Somehow over the years, the Nürburgring has become the de facto benchmark for carmakers. What once started out as a make-work project by the Nazis (no, really) and ended up being the venue for the German Grand Prix for decades was, for a while there, seemingly consigned to being a footnote in racing history. Niki Lauda’s near-fatal crash in ’76 sounded the death knell for the track as a GP venue in favor of safer more anodyne locations like Hockenheim or the new Nürburgring GP circuit.
Local Attraction, Digital Destination
The old track, properly referred to as the Nürburgring-Nordschleife, was still there, draped around the countryside, ringing the ancient ruins of a Medieval castle, used on occasion for sports car races, and, for no sane, logical, reasonable explanation, open to the average driver as a public road. You could, and still can, for a not-unreasonable fee, take any car with a license plate for a lap around the old Nordschleife. Everything from 2CVs to big bore Ferraris were welcome and this, over the years, grew organically into a yardstick to measure yourself and your car.
Automotive manufacturers cottoned to this growing level of cachet right around the same time that Sony and Microsoft were establishing themselves in the game console market. Before you could legally drive on a public road in this country, you could lap the Nürburgring-Nordschleife just as fast as your digital car could go in a PlayStation or Xbox.
And now, setting a hot lap time around the old circuit means something, and boy, did Porsche just blast off a hot one a few days back with their 2018 911 GT2 RS. For those of you that want to cut to the chase, here’s the number: 6:47.3. That is, to use the engineering term, really &#%$^*$ fast! I mean mein Gott in Himmel fast. Seriously. Power up your PlayStation or your Xbox and give it a go. See how fast you can go. G’head. Take your time. I can wait . . . see? Not that easy, is it?
And do keep in mind that although the 2018 Porsche 911 GT2 RS is a factory stripper hot rod, it is also a fully street legal sports car. This is no track day special. You could hang a license plate off your 911 GT2 RS and drive it to work if you wanted to. I know I would, but I’m funny like that.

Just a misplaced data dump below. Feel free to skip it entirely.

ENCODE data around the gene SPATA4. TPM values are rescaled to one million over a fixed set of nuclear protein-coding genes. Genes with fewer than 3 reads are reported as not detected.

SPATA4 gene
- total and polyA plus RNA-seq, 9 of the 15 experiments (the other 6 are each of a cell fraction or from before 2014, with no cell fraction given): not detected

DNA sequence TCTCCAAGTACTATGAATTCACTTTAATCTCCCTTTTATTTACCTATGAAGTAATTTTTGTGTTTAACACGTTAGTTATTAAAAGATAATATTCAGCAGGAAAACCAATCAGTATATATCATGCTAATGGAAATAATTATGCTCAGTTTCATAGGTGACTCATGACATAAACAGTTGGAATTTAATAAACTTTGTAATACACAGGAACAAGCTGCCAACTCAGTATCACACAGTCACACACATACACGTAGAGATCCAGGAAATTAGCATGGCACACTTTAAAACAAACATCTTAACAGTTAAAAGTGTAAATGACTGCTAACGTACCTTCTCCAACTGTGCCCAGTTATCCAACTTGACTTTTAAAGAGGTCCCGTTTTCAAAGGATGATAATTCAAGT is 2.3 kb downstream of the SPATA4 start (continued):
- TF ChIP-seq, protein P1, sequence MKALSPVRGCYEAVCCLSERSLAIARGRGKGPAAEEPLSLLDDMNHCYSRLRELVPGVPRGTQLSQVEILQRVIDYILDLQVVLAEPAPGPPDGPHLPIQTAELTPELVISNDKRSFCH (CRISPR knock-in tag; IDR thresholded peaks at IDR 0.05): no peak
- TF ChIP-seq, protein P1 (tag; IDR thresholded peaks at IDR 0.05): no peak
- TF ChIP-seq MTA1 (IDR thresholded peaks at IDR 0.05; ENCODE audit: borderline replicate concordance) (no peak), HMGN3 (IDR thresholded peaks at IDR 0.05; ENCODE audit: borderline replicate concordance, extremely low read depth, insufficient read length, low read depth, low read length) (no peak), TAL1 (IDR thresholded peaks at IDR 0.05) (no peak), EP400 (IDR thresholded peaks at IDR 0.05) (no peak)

Porsche’s best lap time of 6:47.3 minutes surpassed Zuffenhausen’s internal target by 17.7 seconds, a huge gap to say the least. Frank-Steffen Walliser, Head of Motorsport and GT Cars for Porsche, stated flatly, “this result makes it official: The GT2 RS is not only the most powerful, but also the fastest 911 model ever built.”
As if that lap record wasn’t intimidating enough, it’s also worth noting that it wasn’t a single, go for broke, banzai lap. Porsche points out that once drivers Lars Kern and Nick Tandy broke the previous record for street legal sports cars of 6:52.01, they immediately proceeded to lap the track in under 6:50 on five separate occasions. Although Kern and Tandy were each trading the quickest times back and forth, it was Kern, a Porsche test driver by trade that set the quickest mark of the day.
Power & Performance
The specs for the 911 GT2 RS are just as staggering as that lap time. It’s the fastest and most powerful road-going 911 thanks to a 3.6-liter twin turbo flat-six engine, producing 700 horsepower and 553 lb-ft. of torque. The two-seater tips the scales at 3,241 pounds and is shod with standard N-spec Michelin Pilot Sport Cup 2 tires. All this adds up to a 0 to 60 launch of 2.7 seconds and a top speed of 211 mph.
The Porsche 911 GT2 RS is the cover car in Microsoft’s upcoming Forza 7. Forza 7 will be one of the main launch titles for the soon-to-be-released Xbox One X which means, given the inclusion of the Nürburgring-Nordschleife in Forza, that you could have a tilt at those lap times laid down by Messrs. Kern and Tandy. I know I’ll be trying.
Tony Borroz has spent his entire life racing antique and sports cars. He means well, even if he has a bias toward lighter, agile cars rather than big engine muscle cars or family sedans.